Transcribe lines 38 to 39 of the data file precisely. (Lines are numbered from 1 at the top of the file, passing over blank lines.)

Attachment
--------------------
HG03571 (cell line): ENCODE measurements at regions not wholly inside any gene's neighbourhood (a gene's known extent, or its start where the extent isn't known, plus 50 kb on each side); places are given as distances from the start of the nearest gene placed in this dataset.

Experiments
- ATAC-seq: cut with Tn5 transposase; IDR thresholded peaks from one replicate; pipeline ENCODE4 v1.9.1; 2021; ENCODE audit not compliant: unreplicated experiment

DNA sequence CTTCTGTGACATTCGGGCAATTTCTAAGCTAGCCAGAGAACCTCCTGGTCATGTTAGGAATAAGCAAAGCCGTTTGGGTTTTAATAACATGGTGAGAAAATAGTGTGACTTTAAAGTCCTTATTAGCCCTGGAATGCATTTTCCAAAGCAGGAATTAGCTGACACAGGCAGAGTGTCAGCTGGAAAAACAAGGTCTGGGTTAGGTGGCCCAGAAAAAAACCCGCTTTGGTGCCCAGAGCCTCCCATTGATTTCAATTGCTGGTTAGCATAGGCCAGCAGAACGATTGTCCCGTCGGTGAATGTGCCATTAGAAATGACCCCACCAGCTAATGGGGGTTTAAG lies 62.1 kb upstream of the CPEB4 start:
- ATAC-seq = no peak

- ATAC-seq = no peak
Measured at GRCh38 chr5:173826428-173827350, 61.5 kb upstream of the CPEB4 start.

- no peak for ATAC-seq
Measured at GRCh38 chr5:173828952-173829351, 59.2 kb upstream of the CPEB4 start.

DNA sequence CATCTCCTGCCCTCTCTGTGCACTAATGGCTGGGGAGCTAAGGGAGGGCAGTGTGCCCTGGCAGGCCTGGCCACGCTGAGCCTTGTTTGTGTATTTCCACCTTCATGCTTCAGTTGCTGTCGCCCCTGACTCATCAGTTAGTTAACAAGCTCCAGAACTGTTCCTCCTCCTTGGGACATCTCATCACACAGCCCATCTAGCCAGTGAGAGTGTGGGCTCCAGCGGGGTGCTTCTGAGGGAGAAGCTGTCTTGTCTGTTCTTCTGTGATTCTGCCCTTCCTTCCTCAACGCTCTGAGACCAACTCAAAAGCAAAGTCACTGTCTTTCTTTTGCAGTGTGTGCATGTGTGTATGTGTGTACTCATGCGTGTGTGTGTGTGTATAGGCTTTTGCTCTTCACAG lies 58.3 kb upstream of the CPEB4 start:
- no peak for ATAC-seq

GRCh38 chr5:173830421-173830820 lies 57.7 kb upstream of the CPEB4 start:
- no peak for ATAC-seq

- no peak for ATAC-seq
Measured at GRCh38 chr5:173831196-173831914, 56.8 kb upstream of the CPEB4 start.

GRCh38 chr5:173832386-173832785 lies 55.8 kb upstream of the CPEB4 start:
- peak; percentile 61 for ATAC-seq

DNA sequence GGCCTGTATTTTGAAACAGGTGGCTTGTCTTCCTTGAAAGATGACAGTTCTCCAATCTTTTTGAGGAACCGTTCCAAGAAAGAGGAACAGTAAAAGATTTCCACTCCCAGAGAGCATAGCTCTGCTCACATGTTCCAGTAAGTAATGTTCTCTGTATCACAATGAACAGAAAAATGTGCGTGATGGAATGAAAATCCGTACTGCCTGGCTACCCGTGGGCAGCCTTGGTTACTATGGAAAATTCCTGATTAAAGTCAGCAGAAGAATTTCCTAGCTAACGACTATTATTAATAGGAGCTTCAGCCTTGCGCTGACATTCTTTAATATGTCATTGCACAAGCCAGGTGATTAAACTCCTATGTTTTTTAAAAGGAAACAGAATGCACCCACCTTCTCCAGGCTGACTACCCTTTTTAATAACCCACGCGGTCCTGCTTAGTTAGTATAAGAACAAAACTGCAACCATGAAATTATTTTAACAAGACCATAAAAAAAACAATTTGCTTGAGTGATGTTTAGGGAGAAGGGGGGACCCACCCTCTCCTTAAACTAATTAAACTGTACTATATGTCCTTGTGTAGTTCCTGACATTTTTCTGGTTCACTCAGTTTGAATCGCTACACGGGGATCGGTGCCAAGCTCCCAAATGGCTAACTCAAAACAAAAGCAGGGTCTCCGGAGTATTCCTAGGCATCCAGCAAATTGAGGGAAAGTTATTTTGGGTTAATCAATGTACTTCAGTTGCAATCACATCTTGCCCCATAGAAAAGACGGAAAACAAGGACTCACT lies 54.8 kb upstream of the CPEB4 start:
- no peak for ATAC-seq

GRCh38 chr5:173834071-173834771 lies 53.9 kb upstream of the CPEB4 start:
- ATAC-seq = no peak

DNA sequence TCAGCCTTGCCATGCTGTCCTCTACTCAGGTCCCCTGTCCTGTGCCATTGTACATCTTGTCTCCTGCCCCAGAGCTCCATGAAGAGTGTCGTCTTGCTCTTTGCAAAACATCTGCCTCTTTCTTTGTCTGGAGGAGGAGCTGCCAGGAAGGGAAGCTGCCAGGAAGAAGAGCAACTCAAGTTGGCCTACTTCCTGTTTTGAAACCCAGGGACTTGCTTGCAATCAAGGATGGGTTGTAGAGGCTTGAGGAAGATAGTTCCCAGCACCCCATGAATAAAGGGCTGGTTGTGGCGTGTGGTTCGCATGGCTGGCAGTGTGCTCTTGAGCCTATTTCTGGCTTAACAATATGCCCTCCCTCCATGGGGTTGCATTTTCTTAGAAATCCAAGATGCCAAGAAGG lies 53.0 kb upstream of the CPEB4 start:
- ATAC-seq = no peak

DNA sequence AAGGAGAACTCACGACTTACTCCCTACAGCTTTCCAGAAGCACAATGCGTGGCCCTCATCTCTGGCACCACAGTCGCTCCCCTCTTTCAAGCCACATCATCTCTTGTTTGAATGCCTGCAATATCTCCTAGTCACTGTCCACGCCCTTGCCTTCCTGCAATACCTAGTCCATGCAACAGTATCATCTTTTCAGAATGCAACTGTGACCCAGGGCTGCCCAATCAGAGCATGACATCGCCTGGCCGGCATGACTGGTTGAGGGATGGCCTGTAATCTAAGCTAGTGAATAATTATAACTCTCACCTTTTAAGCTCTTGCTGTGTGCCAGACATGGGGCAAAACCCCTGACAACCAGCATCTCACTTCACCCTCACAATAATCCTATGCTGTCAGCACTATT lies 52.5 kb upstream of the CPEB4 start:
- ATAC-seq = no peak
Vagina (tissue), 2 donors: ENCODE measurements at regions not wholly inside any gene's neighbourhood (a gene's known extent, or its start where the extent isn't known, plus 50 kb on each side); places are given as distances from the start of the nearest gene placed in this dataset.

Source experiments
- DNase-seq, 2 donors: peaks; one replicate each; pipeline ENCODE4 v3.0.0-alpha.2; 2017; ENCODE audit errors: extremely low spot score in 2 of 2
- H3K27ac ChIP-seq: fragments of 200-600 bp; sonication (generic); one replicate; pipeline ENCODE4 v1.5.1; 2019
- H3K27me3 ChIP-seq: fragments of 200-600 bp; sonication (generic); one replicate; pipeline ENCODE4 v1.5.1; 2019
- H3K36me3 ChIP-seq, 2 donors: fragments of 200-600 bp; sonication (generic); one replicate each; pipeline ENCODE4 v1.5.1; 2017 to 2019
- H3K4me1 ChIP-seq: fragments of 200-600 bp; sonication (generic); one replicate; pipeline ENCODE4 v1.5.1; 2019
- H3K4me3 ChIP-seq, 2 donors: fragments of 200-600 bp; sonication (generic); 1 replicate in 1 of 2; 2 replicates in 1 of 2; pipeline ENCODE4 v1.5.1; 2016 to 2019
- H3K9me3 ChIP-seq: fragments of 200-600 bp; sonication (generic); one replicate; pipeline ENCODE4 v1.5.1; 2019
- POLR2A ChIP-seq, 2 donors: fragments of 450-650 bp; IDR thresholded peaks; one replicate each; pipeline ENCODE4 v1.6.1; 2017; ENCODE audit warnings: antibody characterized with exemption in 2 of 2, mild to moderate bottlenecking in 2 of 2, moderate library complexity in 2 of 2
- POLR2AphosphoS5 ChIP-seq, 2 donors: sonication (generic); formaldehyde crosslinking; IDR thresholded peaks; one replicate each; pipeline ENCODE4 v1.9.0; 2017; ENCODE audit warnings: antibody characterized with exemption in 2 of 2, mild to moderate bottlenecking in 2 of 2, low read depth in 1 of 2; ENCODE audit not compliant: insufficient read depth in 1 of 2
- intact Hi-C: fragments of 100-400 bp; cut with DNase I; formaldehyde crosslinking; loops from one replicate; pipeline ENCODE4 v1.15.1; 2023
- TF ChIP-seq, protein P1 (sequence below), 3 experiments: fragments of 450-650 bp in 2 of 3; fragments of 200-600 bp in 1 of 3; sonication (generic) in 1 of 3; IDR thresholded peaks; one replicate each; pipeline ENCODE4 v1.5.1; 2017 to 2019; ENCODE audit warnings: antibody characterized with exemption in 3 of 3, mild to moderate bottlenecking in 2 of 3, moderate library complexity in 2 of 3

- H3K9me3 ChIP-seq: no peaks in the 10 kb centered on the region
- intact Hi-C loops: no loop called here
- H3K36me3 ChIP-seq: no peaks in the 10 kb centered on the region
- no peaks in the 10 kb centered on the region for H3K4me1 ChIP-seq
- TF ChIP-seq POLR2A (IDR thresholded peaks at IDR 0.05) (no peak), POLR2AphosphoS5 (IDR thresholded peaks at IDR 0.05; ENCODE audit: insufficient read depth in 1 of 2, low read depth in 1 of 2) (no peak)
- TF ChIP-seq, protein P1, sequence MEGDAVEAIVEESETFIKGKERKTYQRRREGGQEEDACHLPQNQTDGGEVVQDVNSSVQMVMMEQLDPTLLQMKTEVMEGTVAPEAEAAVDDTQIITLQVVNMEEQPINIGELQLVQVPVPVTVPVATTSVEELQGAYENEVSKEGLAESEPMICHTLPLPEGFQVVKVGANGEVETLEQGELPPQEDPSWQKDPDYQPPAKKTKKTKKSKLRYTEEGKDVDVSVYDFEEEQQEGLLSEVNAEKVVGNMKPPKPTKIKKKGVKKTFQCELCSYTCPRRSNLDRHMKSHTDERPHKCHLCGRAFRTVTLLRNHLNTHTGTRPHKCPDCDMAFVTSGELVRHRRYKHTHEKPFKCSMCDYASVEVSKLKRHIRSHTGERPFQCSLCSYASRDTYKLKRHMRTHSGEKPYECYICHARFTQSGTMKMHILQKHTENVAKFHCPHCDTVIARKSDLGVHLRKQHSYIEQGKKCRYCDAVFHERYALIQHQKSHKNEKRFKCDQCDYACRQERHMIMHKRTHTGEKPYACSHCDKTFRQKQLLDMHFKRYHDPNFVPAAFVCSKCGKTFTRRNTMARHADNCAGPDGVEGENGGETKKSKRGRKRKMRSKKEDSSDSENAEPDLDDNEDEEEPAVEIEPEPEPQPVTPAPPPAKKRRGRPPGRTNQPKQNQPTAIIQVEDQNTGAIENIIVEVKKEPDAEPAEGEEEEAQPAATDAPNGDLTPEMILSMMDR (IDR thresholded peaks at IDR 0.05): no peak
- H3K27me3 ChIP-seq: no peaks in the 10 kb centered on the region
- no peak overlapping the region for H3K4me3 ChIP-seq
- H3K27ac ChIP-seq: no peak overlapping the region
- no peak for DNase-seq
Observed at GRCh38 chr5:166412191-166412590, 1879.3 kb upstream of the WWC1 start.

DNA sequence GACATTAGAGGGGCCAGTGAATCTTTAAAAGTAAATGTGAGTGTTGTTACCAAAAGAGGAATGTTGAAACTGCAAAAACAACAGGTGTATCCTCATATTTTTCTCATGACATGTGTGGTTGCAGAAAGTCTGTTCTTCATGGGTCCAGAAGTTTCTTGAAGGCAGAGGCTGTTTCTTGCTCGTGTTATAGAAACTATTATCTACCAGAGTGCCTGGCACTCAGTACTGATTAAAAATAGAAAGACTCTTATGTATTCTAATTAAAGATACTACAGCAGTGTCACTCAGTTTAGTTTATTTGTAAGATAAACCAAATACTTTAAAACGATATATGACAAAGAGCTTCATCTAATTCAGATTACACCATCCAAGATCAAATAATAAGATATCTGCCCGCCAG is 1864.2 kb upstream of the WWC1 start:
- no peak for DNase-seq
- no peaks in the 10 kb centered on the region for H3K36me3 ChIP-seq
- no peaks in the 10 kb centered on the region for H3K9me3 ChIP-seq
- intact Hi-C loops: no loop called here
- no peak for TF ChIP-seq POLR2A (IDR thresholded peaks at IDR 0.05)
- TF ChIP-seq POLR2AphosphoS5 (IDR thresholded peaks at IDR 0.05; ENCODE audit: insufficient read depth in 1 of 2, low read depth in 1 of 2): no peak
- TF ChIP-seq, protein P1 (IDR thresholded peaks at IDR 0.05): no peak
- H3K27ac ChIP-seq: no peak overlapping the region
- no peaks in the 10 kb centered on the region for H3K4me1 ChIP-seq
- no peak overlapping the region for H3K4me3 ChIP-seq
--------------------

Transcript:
- TF ChIP-seq, protein P1 (sequence below), 3 experiments: fragments of 450-650 bp in 2 of 3; fragments of 200-600 bp in 1 of 3; sonication (generic) in 1 of 3; IDR thresholded peaks; one replicate each; pipeline ENCODE4 v1.5.1; 2017 to 2019; ENCODE audit warnings: antibody characterized with exemption in 3 of 3, mild to moderate bottlenecking in 2 of 3, moderate library complexity in 2 of 3

- H3K9me3 ChIP-seq: no peaks in the 10 kb centered on the region